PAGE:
iReturn = 1;
                }
                    //#### Else the sNumber's decimal point is in the same position as the sRange's decimal point
                else {
                        //#### Define and init the additionally required vars
                    var iCurrentNumberNumber;
                    var iCurrentRangeNumber;
                    var i;

                        //#### Default our iReturn value to 0 (as only > and < are checked in the loop below, so if the loop finishes without changing the iReturn value then the sNumber and sRange are equal)
                    iReturn = 0;

                        //#### Setup the value for i based on if the bNumberIsPositive (setting it to 0 if it is, or 1 if it isn't)
                        //####    NOTE: This is done to skip over the leading "-" sign in negetive numbers (yea it's ugly, but it works!)
                        //####    NOTE: Since at this point we know that signs of sNumber and sRange match, we only need to check bNumberIsPositive's value
                    i = (bNumberIsPositive) ? (0) : (1);

                        //#### Traverse the sNumber/sRange strings from front to back (based on the above determined starting position)
                        //####     NOTE: Since everything is is the same position and the same precision, we know that sNumber's .lenght is equal to sRange's
                    for (i = i; i < sNumber.Length; i++) {
                            //#### As long as we're not looking at the decimal point
                        if (i != iNumberDecimalPoint) {
                                //#### Determine the iCurrentNumberNumber and iCurrentRangeNumber for this loop
                            iCurrentNumberNumber = parseInt(SubStr(sNumber, i, 1));
                            iCurrentRangeNumber = parseInt(SubStr(sRange, i, 1));

                                //#### If the iCurrentNumberNumber is less then the iCurrentRangeNumber
                            if (iCurrentNumberNumber < iCurrentRangeNumber) {
                                    //#### sNumber is less then sRange, so set our iReturn value to -1 and fall from the loop
                                iReturn = -1;
                                exit;
                            }
                                //#### Else if the iCurrentNumberNumber is greater then the iCurrentRangeNumber
                            if (iCurrentNumberNumber > iCurrentRangeNumber) {
                                    //#### sNumber is greater then sRange, so set our iReturn value to 1 and fall from the loop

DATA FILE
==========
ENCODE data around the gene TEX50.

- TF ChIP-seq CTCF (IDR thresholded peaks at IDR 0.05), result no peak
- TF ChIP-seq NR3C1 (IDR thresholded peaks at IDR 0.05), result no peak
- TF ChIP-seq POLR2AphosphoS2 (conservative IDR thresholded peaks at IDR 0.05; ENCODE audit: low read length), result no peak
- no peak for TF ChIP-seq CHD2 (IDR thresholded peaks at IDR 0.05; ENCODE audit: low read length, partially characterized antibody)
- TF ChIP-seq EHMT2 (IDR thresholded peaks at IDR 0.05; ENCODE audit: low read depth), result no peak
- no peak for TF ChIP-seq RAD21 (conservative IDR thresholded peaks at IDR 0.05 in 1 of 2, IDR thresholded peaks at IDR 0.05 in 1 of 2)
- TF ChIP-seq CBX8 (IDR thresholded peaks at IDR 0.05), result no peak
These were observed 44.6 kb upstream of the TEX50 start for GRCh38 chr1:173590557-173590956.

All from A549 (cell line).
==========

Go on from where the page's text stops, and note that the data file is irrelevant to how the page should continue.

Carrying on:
iReturn = 1;
                                exit;
                            }
                        }
                    }
                }
            }
        }
    }

        //#### Return the above determined iReturn value to the caller
    return iReturn;
}

//############################################################
//# Determines the numeric precision of the passed sValue (i.e. - counts how many numeric places there are within the number, not including leading 0's)
//############################################################
//# Last Updated: August 8, 2005
function rfNumericPrecision(sValue) {
    var sCurrentChar;
    var iReturn = 0;
    var i;
    var bStartCounting = false;

        //#### Ensure the passed sValue is a string
    sValue = new String(sValue);

        //#### If the passed sValue is not a number, set the iReturn value to -1 (which indicates an error occured)
    if (isNaN(sValue)) {
        iReturn = -1;
    }
        //#### Else the passed sValue is a number
    else {
            //#### Traverse the .length of the passed sValue
        for (i = 0; i < sValue.length; i++) {
                //#### Collect the sCurrentChar
            sCurrentChar = sValue.substr(i, 1)

                //#### If the sCurrentChar is a number
            if (! isNaN(sCurrentChar) && sCurrentChar != ' ') {
                    //#### If we are supposed to bStartCounting, or if the sCurrentChar is not a 0
                    //####    NOTE: This is done so we ignore leading 0's (trailing 0's are still counted)
                if (bStartCounting || sCurrentChar != '0') {
                        //#### Inc iReturn and ensure bStartCounting is true
                    iReturn++;
                    bStartCounting = true;
                }
            }
        }
    }

        //#### Return the above incremented iReturn to the caller
    return iReturn;
}

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#6 2005-08-07 13:44:21

campbeln
Member
Registered: 2005-08-07
Posts: 7

Re: Computer Nerd needing Math Nerd Help - SciNotation?

kylekatarn - thanks for that!
I have a feeling the "notation" used in the documentation for SQL*Server is not 100% correct, mathematically or otherwise. I have a feeling they did indeed mean "-(10^38 + 1)" as negative numbers are allowed in the datatype. Microsoft just failed to document it correctly (us computer nerd's are used to having their documentation be incorrect; completely non-functional example code is my personal fav.!).

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#7 2005-08-07 13:46:00

jason
Member
Registered: 2005-08-07
Posts: 2

Re: Computer Nerd needing Math Nerd Help - SciNotation?

i need help with a riddle my teacher gave me